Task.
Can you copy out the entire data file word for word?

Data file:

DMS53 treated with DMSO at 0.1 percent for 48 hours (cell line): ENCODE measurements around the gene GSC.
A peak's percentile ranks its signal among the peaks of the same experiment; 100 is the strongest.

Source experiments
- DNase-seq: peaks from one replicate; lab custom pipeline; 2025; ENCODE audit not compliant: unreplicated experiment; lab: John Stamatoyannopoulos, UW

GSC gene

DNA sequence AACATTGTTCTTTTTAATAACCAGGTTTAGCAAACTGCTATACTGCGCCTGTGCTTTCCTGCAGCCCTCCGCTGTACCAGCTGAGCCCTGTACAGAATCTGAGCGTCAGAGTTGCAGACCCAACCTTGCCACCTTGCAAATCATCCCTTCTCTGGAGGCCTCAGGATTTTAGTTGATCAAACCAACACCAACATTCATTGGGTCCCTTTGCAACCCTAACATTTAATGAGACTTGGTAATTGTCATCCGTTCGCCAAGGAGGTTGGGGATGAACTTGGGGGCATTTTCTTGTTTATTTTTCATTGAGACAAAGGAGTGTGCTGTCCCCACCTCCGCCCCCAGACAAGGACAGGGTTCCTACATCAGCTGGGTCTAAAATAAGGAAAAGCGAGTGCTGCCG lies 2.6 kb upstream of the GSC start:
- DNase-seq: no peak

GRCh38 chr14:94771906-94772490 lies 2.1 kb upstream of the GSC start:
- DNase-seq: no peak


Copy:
DMS53 treated with DMSO at 0.1 percent for 48 hours (cell line): ENCODE measurements around the gene GSC.
A peak's percentile ranks its signal among the peaks of the same experiment; 100 is the strongest.

Source experiments
- DNase-seq: peaks from one replicate; lab custom pipeline; 2025; ENCODE audit not compliant: unreplicated experiment; lab: John Stamatoyannopoulos, UW

GSC gene

DNA sequence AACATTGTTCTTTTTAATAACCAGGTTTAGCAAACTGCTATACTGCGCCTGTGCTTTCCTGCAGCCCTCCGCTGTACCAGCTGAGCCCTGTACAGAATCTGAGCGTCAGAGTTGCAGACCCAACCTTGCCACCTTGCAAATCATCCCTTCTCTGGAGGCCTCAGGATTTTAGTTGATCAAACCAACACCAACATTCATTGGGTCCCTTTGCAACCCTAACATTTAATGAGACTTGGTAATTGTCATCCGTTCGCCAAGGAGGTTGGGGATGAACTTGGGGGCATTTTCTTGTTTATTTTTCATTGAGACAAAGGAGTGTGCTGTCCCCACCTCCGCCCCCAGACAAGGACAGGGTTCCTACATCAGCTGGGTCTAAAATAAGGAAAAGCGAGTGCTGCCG lies 2.6 kb upstream of the GSC start:
- DNase-seq: no peak

GRCh38 chr14:94771906-94772490 lies 2.1 kb upstream of the GSC start:
- DNase-seq: no peak